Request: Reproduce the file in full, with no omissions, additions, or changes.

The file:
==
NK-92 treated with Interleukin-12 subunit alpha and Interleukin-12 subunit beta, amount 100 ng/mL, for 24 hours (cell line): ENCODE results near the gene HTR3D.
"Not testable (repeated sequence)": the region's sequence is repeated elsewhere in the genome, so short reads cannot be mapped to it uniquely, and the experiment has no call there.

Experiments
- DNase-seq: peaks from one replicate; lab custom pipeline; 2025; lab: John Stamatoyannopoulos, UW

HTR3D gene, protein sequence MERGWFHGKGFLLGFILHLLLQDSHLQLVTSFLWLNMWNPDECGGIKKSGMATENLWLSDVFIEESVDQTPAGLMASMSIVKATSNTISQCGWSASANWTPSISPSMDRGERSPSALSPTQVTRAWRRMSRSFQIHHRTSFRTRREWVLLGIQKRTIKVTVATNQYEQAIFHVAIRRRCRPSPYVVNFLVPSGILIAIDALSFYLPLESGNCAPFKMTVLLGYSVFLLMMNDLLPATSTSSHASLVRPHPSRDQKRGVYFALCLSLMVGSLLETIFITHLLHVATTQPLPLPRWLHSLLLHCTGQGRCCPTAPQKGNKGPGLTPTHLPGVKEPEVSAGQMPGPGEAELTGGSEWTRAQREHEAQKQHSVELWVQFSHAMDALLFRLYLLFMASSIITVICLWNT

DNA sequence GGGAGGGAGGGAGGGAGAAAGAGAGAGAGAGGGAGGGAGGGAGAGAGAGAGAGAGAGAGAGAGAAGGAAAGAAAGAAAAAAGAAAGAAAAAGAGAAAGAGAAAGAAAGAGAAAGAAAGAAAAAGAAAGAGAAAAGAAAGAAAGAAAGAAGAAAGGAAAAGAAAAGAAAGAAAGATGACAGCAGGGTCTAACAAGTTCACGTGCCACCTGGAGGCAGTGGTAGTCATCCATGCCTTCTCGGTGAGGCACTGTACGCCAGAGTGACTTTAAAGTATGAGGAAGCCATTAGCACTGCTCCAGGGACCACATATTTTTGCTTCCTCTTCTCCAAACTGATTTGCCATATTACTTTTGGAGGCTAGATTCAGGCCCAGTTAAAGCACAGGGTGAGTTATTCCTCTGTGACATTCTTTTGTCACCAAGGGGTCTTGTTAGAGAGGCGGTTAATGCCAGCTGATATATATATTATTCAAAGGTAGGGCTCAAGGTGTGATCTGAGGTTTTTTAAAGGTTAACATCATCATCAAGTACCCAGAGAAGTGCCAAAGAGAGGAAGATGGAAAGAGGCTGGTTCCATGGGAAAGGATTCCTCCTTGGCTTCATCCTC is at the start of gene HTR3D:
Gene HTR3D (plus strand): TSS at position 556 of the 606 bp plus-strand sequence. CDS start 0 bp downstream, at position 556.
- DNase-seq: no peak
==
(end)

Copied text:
NK-92 treated with Interleukin-12 subunit alpha and Interleukin-12 subunit beta, amount 100 ng/mL, for 24 hours (cell line): ENCODE results near the gene HTR3D.
"Not testable (repeated sequence)": the region's sequence is repeated elsewhere in the genome, so short reads cannot be mapped to it uniquely, and the experiment has no call there.

Experiments
- DNase-seq: peaks from one replicate; lab custom pipeline; 2025; lab: John Stamatoyannopoulos, UW

HTR3D gene, protein sequence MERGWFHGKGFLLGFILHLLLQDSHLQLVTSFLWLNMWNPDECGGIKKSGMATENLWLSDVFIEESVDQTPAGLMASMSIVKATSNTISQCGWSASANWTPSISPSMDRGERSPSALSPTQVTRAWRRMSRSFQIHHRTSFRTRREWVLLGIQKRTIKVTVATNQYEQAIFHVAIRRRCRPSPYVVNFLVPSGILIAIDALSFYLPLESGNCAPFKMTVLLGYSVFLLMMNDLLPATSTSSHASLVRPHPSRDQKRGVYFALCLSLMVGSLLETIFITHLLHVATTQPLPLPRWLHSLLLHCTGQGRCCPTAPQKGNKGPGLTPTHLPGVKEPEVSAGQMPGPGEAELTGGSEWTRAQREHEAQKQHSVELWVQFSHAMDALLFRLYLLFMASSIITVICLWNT

DNA sequence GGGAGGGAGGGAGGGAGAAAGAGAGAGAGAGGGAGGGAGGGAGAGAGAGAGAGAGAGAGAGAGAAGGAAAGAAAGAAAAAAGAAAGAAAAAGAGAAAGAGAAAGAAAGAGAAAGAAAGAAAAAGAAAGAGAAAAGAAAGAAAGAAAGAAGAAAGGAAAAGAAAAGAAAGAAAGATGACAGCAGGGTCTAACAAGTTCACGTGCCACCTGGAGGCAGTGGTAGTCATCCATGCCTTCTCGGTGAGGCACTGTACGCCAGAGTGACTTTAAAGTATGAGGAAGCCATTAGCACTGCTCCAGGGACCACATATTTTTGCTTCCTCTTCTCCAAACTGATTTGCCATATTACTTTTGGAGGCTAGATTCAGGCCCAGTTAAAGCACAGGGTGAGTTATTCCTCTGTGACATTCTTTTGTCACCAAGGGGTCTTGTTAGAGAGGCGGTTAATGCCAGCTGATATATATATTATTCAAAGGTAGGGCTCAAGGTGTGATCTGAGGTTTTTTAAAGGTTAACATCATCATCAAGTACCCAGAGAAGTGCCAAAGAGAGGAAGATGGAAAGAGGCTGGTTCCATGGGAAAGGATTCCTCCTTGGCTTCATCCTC is at the start of gene HTR3D:
Gene HTR3D (plus strand): TSS at position 556 of the 606 bp plus-strand sequence. CDS start 0 bp downstream, at position 556.
- DNase-seq: no peak